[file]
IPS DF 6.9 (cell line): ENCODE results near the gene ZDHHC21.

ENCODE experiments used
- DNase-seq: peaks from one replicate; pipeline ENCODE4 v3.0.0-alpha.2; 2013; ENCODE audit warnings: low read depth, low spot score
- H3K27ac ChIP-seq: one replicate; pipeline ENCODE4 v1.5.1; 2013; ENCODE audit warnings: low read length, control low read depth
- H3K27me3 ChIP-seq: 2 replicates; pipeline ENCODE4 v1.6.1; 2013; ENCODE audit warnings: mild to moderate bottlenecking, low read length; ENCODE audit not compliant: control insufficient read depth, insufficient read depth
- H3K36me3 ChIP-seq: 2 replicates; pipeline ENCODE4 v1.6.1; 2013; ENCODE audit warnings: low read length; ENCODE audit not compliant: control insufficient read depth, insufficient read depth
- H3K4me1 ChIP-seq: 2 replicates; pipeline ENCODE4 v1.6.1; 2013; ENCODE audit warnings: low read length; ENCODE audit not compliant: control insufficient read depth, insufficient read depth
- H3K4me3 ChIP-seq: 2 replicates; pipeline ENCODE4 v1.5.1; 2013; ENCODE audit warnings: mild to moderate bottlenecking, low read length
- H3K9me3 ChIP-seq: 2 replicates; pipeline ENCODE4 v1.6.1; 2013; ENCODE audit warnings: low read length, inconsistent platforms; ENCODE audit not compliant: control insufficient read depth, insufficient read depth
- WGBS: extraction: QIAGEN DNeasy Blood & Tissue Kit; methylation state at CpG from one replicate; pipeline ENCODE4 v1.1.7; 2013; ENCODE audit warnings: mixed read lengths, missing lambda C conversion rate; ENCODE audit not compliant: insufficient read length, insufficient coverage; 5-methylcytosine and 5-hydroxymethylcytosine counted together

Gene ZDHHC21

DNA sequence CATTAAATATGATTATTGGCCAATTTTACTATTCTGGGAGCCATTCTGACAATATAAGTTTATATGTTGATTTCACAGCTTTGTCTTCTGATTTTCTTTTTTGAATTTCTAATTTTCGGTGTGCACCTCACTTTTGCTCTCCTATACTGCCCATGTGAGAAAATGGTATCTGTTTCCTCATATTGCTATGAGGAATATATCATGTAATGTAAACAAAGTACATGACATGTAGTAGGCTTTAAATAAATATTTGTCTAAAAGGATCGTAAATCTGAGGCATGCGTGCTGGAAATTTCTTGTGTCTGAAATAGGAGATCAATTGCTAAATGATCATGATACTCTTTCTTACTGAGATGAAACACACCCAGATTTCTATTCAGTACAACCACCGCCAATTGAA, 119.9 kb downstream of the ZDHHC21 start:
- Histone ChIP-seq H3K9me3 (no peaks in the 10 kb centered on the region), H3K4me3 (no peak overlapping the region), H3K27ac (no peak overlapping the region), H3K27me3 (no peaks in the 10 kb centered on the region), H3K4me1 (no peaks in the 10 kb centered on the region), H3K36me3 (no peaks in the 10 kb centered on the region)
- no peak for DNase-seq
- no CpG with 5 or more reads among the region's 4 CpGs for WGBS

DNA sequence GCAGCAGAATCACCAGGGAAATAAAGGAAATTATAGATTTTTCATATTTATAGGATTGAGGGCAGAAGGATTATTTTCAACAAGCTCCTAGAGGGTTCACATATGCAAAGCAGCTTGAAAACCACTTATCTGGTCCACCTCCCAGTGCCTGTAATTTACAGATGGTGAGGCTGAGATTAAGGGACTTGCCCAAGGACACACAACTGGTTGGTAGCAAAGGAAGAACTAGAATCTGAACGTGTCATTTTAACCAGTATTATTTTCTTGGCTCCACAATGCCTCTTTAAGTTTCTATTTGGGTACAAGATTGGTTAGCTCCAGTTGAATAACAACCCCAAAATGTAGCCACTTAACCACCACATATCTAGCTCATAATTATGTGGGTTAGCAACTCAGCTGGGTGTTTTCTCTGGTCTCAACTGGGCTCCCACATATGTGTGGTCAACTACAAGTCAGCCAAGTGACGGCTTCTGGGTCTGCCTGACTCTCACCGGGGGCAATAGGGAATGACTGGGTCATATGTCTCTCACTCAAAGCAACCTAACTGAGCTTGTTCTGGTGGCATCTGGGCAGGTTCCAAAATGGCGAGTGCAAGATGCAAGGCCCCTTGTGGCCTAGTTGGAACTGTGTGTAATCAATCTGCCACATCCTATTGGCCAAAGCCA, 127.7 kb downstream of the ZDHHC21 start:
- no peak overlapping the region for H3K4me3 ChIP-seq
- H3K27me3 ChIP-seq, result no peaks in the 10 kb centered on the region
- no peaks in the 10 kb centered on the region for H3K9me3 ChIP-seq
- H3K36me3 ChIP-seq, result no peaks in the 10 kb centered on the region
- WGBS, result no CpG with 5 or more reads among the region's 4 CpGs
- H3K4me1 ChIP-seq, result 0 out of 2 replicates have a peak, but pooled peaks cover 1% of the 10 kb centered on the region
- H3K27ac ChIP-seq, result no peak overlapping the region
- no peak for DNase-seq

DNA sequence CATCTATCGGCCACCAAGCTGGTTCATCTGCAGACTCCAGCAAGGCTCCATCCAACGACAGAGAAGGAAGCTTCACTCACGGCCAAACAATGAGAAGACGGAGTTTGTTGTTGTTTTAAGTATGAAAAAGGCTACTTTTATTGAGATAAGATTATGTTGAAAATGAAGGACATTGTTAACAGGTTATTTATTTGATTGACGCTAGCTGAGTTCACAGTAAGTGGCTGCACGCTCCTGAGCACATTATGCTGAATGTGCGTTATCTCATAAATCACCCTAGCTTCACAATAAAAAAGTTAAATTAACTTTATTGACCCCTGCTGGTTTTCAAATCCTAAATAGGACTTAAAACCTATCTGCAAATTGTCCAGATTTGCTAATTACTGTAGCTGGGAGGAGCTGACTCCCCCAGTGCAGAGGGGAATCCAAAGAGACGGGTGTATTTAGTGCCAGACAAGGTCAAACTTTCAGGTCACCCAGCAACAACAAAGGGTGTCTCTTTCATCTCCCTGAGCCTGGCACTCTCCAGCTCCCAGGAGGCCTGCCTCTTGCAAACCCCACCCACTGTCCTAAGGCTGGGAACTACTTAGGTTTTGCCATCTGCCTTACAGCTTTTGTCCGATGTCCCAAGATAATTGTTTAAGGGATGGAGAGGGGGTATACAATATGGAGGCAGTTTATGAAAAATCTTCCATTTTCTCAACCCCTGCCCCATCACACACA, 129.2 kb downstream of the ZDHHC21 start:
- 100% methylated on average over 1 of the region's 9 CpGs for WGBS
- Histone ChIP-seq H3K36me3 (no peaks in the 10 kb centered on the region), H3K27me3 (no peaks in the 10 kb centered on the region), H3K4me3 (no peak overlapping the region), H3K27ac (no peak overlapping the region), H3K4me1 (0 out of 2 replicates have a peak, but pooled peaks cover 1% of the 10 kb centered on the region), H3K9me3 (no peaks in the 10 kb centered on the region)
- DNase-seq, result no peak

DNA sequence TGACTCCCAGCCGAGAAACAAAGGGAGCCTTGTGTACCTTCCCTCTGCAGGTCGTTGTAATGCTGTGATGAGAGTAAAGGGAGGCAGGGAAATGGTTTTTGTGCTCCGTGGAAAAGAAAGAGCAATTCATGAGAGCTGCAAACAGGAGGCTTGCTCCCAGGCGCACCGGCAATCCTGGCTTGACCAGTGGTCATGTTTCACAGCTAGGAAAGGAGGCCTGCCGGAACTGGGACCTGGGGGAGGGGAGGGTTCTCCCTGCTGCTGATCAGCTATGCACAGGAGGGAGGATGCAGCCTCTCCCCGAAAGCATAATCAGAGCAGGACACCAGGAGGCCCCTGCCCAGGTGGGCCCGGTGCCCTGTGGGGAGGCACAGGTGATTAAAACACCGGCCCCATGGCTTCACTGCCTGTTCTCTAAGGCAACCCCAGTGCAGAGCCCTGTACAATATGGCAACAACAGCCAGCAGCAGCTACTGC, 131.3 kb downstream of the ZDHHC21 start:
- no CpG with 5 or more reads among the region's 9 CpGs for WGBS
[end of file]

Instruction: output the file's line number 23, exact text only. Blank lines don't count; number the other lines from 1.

- H3K27ac ChIP-seq, result no peak overlapping the region